1979 Bordeaux-Paris



The Derby of the Road

Daniel Schamps International Cycle Sport August 1979


ICS7908A small village with policemen channelling the nearly non-existant traffic around diversions in the early hours of a wet morning with some fifteen mechanics and soigneurs and twice as many spectators was the scene. The reason for this disturbance of the peace soon became apparent to the un-initiated as a small group of riders swept into the grounds of a large house in Ruffec. The riders were welcomed by shrill blasts of a policemans whistle, the Bordeaux to Paris had arrived in town.
Ruffec was the 'toilet stop' where the caped and track-suited bunch changed into dry clothing after a massage and a quick snack. Twenty minutes later race director Albert Bouvet called the thirteen men outside into the chilly dawn, where a damp mist had replaced the earlier rain. After the re-start, the pace was still slow until Poitiers where the group picked up their Kawasaki pacing machines. At this point the convoy was very short with just nine team cars, a sag-wagon and two press cars. The reason for the latter small number was that most of the journalists and photographers were waiting in Poitiers, where they had enjoyed a nights sleep unlike myself and one or two others who had been present at the 02.20 am start from Bordeaux. So you see, it is not just the riders who suffer hardships but also we Journalists, though I must confess that I was pleased not to be out on my bike this particular morning.
After winning the Derby for a record fifth time, Herman Van Springel had declared he would not be riding any future editions but contrary to his word, he was back again as a red-hot favourite. The near veteran Belgian had prepared well as usual behind a pacer for 400 kilometres every day for three weeks, irrespective of the weather and he had confirmed his good form with a recent kermesse success at Betekom and was such a favourite for the event that everyone else appeared to be riding for second place. How the form book can be upset!


That Van Springel lost the race came as no great surprise to anyone who saw the heavy crash he suffered at a time when he was moving well, pegging back the early leader and eventual winner Andre Chalmel. The fall was caused by an over zealous mechanic who was busy oiling the chain on Van Springel's cycle and accidentally caused the Marc Zeepcentrale team captain to lose his balance when he attempted to steady himself by holding the seat pillar. Herman was badly knocked about after hitting his head on the pavement edge and it was five minutes before he re-mounted and courageously finished the course despite his head wound.
Back at Poitiers the 'real racing' commenced with an attack from Jean-Philippe Pipart (La Redoute-Motobecane) who was paving the way for his team leader Roger Rosiers. (Unfortunately the efforts of Pipart were wasted for when he was caught, Rosiers was already out of contention). As an 'habitue' of the race (his eighth) Van Springel did not worry unduly when Chalmel passed through Tours after one hundred kilometres behind the motors with a lead of 5'40" on him (along with Laurens (Marc), Bertin (Peugeot) and Rosiers with Delepine (Peugeot) between at 2'40". Already the rest of the field were spread out over a lot of time, with last man on the road being motor-paced record holder Franz Doegl (Voeslauer) who, was clearly not in condition for such punishment.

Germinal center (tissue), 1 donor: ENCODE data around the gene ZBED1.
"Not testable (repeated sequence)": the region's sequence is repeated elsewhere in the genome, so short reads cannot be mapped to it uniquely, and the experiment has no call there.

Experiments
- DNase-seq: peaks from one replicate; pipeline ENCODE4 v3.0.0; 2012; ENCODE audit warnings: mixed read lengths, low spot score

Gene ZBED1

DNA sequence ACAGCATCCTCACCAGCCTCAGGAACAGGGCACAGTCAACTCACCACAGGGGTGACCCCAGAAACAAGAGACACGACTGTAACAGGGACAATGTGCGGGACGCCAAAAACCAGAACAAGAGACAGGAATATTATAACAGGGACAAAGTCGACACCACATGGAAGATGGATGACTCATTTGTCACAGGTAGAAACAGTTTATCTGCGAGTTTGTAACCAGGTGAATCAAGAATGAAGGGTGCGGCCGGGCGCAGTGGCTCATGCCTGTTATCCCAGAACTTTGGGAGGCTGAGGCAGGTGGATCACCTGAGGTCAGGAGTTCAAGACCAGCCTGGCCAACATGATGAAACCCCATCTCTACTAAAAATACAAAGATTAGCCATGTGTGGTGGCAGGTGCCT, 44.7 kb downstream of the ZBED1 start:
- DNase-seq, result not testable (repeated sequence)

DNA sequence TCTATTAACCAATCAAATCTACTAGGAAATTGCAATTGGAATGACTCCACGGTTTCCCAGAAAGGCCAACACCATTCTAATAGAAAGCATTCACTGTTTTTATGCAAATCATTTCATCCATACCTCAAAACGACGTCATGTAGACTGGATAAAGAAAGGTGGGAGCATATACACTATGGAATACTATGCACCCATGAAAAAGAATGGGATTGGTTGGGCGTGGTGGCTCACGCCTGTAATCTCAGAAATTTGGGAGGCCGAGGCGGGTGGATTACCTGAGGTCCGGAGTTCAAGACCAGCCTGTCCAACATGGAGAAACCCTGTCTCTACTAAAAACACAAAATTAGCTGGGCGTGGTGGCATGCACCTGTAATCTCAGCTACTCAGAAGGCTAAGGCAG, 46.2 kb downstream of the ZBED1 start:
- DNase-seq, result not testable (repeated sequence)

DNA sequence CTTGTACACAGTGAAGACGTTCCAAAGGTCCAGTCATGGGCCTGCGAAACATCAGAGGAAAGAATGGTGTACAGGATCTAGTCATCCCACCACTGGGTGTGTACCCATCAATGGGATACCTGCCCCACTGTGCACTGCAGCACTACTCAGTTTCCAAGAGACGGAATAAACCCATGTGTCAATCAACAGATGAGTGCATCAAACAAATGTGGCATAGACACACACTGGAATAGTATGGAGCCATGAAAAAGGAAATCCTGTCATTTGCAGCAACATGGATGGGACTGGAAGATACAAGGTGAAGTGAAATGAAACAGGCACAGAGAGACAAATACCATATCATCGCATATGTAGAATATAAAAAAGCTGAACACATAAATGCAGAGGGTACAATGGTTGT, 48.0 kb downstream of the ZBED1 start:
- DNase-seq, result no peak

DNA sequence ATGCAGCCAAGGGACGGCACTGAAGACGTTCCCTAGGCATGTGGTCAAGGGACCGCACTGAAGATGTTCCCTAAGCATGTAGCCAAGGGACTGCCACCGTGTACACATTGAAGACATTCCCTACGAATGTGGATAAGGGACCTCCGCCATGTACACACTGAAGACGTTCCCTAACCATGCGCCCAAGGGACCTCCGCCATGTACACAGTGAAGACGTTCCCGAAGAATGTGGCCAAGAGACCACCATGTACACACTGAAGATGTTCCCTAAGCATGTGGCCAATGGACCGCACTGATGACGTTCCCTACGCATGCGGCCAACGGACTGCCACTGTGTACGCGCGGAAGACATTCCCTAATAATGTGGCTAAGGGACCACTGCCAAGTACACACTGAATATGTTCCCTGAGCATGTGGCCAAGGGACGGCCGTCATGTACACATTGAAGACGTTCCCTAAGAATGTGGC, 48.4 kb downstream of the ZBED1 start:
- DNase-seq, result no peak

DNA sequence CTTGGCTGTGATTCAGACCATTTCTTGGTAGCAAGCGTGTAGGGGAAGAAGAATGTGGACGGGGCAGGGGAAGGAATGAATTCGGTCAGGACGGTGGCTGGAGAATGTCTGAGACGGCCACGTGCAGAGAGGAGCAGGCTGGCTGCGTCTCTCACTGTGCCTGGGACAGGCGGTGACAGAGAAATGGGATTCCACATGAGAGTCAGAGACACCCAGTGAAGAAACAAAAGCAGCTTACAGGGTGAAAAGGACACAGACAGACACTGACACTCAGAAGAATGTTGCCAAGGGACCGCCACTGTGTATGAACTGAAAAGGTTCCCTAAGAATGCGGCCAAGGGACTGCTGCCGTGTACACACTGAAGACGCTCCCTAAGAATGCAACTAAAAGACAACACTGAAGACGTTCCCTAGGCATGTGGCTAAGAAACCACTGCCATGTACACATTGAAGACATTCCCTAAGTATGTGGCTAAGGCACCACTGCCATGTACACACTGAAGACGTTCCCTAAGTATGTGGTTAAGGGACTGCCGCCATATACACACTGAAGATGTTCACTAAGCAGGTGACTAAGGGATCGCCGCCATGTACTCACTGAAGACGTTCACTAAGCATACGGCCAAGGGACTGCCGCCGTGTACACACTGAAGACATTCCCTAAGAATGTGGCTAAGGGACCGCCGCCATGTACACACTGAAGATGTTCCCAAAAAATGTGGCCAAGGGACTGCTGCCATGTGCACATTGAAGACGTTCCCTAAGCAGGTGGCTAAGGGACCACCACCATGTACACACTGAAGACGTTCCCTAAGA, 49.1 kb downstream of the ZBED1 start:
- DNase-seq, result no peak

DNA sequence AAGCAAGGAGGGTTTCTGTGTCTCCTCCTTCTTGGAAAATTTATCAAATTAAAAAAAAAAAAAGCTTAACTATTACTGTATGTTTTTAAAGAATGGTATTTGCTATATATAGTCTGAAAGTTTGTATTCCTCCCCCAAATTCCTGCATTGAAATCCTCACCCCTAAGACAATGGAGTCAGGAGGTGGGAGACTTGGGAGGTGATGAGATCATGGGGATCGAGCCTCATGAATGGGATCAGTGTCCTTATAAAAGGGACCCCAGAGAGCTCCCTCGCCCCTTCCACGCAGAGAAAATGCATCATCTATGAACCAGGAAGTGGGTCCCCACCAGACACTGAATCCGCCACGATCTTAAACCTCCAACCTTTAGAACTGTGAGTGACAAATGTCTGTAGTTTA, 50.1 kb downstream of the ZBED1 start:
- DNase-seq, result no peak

After the town of Amboise (kilometre 340) Van Springel moved into over-drive, dropping first his team-mate Laurens, then Rosiers and finally Bertin before catching Delepine who was unable to retain contact for more than two kilometres. It was then that ill-fortune arrived for Herman as leaving Orleans the accident happened all because of the bad weather which had rendered his gears nearly useless without the oil and Chalmel was in sight just ninety seconds ahead. Delepine was soon past and as Van Springel lay semi-conscious on the ground his chance of victory slipped away.
Francis Campaner and Gerard Simonnot (both Amis du Tour de France) abandoned before Orleans. After this we wondered if Chalmel would hold out but after looking likely to be caught at one point, he rallied and entered the finishing circuit with an uncatchable lead. Delepine tried hard to get on terms with Chalmel for a second victory in this race, but had to settle for second spot with Van Springel who was still 'groggy' when he finished hanging on for a meritorious third place and nobody could have blamed him if he had 'climbed off'.
Andre Chalmel, a team-mate of Bernard Hinault followed up two third places (in 1976 and 1977) with a victory, owing much to good fortune on his part in this longest race in the world for professionals (organised by L'Equipe newspaper). Before this day he had only five previous wins; four Brittany criteriums and one stage in the 1975 Tour of Luxembourg. Of course it was a well deserved victory we were left with, no doubt that Van Springel would have given him a torrid time but for fate.
Final word must go to Herman who said he definitely won't be riding in Bordeaux - Paris again. We shall have to wait and see.


1 Andre Chalmel (Renault-Gitane) 584.50 km in 12-25-12 (47,061 km/h)
2 Regis Delepine (Peugeot) at 3-44
3 Herman Van Springel (Marc) at 7-47
4 Yvon Bertin (Rena ult- Gitane) at 9-23
5 Roger Rosiers (La Redoute) at 18-30
6 Marcel Laurens (Marc) at 40-33
7 Serge Perin (Miko) at 48-32
8 Philippe Tesniere (Fiat) s. t.
9 Patrick Beon (Carlos) at 1-06-14
10 Jean-Philippe Pipart (La Redoute) at 1-10-36
11 (and last) Franz Doegl (Voeslauer) at 1-43-22

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